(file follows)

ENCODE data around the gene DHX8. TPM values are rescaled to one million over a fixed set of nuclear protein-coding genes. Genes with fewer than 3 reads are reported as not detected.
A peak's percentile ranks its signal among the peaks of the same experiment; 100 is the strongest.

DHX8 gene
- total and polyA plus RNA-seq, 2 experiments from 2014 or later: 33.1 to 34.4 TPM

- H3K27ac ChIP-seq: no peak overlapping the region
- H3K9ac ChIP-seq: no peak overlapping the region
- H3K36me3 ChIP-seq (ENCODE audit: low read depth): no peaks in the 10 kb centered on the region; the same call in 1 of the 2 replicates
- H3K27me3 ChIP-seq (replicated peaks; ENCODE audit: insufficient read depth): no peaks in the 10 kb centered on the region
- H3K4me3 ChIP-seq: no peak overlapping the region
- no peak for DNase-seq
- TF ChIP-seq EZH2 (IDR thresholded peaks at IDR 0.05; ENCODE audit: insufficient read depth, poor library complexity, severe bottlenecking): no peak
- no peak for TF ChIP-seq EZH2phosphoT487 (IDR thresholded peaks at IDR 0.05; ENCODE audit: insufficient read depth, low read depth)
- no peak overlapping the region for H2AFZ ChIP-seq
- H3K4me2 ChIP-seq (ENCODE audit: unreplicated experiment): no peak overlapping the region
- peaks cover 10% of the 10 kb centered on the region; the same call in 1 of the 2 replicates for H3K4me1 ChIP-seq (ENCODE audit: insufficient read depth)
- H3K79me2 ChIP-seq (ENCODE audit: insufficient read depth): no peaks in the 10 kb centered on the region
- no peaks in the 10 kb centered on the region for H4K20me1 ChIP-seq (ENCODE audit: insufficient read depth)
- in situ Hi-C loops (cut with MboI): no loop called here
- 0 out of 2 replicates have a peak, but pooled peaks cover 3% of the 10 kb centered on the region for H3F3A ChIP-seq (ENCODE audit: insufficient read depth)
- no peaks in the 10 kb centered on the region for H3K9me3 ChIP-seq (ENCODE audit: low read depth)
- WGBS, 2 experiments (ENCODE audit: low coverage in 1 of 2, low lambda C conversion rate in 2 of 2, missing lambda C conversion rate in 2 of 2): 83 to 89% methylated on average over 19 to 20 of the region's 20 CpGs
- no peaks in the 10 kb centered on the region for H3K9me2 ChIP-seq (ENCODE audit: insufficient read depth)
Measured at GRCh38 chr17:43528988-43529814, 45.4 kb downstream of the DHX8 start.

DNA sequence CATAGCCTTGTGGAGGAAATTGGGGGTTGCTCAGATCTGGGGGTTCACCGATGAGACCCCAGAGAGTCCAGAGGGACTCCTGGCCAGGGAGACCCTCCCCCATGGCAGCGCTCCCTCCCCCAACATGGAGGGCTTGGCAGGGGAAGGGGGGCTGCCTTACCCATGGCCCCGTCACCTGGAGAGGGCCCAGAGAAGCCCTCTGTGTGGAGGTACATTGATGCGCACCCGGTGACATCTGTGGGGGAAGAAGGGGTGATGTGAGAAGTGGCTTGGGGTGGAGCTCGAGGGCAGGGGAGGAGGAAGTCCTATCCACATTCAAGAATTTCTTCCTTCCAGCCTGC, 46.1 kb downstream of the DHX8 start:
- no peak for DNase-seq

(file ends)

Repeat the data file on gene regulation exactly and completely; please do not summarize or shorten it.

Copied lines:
ENCODE data around the gene DHX8. TPM values are rescaled to one million over a fixed set of nuclear protein-coding genes. Genes with fewer than 3 reads are reported as not detected.
A peak's percentile ranks its signal among the peaks of the same experiment; 100 is the strongest.

DHX8 gene
- total and polyA plus RNA-seq, 2 experiments from 2014 or later: 33.1 to 34.4 TPM

- H3K27ac ChIP-seq: no peak overlapping the region
- H3K9ac ChIP-seq: no peak overlapping the region
- H3K36me3 ChIP-seq (ENCODE audit: low read depth): no peaks in the 10 kb centered on the region; the same call in 1 of the 2 replicates
- H3K27me3 ChIP-seq (replicated peaks; ENCODE audit: insufficient read depth): no peaks in the 10 kb centered on the region
- H3K4me3 ChIP-seq: no peak overlapping the region
- no peak for DNase-seq
- TF ChIP-seq EZH2 (IDR thresholded peaks at IDR 0.05; ENCODE audit: insufficient read depth, poor library complexity, severe bottlenecking): no peak
- no peak for TF ChIP-seq EZH2phosphoT487 (IDR thresholded peaks at IDR 0.05; ENCODE audit: insufficient read depth, low read depth)
- no peak overlapping the region for H2AFZ ChIP-seq
- H3K4me2 ChIP-seq (ENCODE audit: unreplicated experiment): no peak overlapping the region
- peaks cover 10% of the 10 kb centered on the region; the same call in 1 of the 2 replicates for H3K4me1 ChIP-seq (ENCODE audit: insufficient read depth)
- H3K79me2 ChIP-seq (ENCODE audit: insufficient read depth): no peaks in the 10 kb centered on the region
- no peaks in the 10 kb centered on the region for H4K20me1 ChIP-seq (ENCODE audit: insufficient read depth)
- in situ Hi-C loops (cut with MboI): no loop called here
- 0 out of 2 replicates have a peak, but pooled peaks cover 3% of the 10 kb centered on the region for H3F3A ChIP-seq (ENCODE audit: insufficient read depth)
- no peaks in the 10 kb centered on the region for H3K9me3 ChIP-seq (ENCODE audit: low read depth)
- WGBS, 2 experiments (ENCODE audit: low coverage in 1 of 2, low lambda C conversion rate in 2 of 2, missing lambda C conversion rate in 2 of 2): 83 to 89% methylated on average over 19 to 20 of the region's 20 CpGs
- no peaks in the 10 kb centered on the region for H3K9me2 ChIP-seq (ENCODE audit: insufficient read depth)
Measured at GRCh38 chr17:43528988-43529814, 45.4 kb downstream of the DHX8 start.

DNA sequence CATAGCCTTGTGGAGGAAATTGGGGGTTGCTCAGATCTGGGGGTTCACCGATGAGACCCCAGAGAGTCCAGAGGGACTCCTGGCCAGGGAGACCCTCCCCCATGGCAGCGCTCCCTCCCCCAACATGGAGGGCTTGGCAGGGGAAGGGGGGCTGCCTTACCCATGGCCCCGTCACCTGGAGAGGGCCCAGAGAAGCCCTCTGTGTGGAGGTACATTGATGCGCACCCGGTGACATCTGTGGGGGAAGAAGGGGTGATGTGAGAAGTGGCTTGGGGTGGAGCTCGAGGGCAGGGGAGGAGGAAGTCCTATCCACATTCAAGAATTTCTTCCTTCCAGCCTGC, 46.1 kb downstream of the DHX8 start:
- no peak for DNase-seq